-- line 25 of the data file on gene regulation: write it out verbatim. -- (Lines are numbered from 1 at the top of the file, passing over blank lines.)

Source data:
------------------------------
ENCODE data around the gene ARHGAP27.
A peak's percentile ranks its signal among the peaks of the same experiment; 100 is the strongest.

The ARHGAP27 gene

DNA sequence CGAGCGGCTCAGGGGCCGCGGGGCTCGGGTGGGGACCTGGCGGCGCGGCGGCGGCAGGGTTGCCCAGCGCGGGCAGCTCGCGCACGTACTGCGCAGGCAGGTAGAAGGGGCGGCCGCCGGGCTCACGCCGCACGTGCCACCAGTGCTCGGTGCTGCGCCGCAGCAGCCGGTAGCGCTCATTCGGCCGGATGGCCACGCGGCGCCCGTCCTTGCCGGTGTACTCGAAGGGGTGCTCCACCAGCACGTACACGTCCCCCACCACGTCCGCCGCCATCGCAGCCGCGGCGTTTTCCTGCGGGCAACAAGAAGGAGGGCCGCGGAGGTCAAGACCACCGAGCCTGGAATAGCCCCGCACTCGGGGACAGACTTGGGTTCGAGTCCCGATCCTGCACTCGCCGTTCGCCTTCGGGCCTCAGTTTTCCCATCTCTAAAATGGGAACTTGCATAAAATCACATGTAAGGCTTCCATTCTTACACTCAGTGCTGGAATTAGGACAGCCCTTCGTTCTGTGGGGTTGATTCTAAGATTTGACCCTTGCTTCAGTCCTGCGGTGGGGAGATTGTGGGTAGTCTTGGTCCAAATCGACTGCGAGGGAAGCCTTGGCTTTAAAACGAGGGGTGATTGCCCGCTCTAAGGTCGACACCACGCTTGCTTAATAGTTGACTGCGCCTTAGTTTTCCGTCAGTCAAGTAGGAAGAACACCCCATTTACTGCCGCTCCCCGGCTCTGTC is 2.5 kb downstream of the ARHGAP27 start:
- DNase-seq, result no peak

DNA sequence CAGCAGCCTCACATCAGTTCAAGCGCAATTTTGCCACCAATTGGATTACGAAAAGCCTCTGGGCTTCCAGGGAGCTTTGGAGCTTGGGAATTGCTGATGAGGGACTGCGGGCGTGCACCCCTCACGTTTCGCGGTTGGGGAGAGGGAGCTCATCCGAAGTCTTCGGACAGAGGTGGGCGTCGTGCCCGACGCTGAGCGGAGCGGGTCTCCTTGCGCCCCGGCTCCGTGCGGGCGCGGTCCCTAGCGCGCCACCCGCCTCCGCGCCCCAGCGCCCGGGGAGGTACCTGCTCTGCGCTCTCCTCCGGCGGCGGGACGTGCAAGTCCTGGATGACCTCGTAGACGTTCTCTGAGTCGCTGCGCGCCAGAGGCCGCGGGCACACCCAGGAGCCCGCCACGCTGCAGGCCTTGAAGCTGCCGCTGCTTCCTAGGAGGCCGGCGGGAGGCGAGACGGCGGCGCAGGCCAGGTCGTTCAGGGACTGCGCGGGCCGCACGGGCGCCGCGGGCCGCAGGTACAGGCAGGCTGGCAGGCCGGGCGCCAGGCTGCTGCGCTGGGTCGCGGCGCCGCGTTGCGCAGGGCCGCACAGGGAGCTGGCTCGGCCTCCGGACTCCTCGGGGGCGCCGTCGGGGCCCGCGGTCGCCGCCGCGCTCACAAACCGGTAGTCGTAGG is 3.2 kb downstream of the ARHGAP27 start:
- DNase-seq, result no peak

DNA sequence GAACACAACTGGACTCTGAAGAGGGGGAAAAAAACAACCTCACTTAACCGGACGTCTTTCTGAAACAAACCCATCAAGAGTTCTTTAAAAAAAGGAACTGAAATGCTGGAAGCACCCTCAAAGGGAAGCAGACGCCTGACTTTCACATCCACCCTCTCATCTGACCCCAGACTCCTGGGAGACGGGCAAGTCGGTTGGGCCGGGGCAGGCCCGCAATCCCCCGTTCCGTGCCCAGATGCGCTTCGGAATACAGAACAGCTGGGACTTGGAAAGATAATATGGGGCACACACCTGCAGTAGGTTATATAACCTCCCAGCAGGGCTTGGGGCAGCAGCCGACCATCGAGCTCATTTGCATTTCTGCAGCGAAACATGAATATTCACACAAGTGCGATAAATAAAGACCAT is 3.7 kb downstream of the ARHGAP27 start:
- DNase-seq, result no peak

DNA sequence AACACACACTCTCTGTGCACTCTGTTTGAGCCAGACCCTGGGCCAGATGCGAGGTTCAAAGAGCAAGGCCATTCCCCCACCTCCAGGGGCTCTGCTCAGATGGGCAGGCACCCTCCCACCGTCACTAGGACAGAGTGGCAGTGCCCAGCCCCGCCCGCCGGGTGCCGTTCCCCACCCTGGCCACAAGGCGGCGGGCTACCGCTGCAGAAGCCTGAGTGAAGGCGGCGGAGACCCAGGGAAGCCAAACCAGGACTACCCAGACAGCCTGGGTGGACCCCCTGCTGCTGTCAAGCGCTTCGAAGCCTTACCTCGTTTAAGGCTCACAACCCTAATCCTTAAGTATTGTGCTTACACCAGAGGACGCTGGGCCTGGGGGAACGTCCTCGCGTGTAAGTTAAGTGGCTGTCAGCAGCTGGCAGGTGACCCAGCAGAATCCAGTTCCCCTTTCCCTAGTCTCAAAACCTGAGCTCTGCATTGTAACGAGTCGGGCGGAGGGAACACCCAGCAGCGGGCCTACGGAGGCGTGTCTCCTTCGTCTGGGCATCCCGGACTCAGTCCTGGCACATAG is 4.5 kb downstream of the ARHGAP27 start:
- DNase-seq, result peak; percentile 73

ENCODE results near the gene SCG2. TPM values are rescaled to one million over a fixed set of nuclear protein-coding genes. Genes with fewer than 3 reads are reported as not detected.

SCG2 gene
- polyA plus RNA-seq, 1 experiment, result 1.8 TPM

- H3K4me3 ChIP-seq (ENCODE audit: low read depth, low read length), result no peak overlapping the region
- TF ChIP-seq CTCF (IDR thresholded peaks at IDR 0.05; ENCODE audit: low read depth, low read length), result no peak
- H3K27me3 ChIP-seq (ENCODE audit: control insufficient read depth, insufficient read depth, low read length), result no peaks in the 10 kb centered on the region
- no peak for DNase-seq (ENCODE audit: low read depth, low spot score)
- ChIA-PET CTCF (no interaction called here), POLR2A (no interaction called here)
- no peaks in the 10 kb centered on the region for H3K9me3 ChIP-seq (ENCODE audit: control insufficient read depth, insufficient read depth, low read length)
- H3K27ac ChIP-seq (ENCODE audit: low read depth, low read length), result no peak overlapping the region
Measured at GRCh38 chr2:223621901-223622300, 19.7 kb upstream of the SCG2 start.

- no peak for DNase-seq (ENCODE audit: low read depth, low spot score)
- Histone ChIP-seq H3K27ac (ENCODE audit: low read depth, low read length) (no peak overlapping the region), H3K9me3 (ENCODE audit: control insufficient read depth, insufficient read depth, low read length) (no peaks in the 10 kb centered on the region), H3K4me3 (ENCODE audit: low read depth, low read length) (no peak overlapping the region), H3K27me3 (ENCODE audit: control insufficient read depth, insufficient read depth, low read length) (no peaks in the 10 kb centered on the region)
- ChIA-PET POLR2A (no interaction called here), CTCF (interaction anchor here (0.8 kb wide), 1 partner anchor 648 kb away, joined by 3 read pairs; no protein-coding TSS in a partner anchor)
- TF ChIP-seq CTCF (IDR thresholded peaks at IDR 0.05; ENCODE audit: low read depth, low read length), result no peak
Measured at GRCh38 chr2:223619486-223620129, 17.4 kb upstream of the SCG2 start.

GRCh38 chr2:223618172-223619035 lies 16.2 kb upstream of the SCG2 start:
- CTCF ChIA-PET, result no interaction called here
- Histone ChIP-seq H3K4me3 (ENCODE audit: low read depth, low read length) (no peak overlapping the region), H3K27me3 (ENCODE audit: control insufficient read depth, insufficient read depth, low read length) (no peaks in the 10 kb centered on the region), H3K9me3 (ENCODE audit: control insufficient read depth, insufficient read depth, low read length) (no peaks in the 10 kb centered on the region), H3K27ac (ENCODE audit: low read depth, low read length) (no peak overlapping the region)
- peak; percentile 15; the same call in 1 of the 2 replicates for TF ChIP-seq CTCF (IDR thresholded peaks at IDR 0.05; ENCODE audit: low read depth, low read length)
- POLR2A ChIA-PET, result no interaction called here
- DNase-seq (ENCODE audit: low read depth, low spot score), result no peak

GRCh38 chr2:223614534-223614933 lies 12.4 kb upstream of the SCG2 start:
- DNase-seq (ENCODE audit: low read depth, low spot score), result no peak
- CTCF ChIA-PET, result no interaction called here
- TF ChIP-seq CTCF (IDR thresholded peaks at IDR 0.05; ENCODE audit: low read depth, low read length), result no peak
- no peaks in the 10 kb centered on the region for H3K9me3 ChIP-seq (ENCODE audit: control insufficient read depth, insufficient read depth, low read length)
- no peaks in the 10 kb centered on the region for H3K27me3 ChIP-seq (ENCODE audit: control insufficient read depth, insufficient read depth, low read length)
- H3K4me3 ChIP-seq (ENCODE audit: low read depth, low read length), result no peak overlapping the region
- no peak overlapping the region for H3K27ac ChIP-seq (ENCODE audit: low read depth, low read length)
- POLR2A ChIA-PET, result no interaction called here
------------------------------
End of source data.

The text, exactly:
- ChIA-PET POLR2A (no interaction called here), CTCF (interaction anchor here (0.8 kb wide), 1 partner anchor 648 kb away, joined by 3 read pairs; no protein-coding TSS in a partner anchor)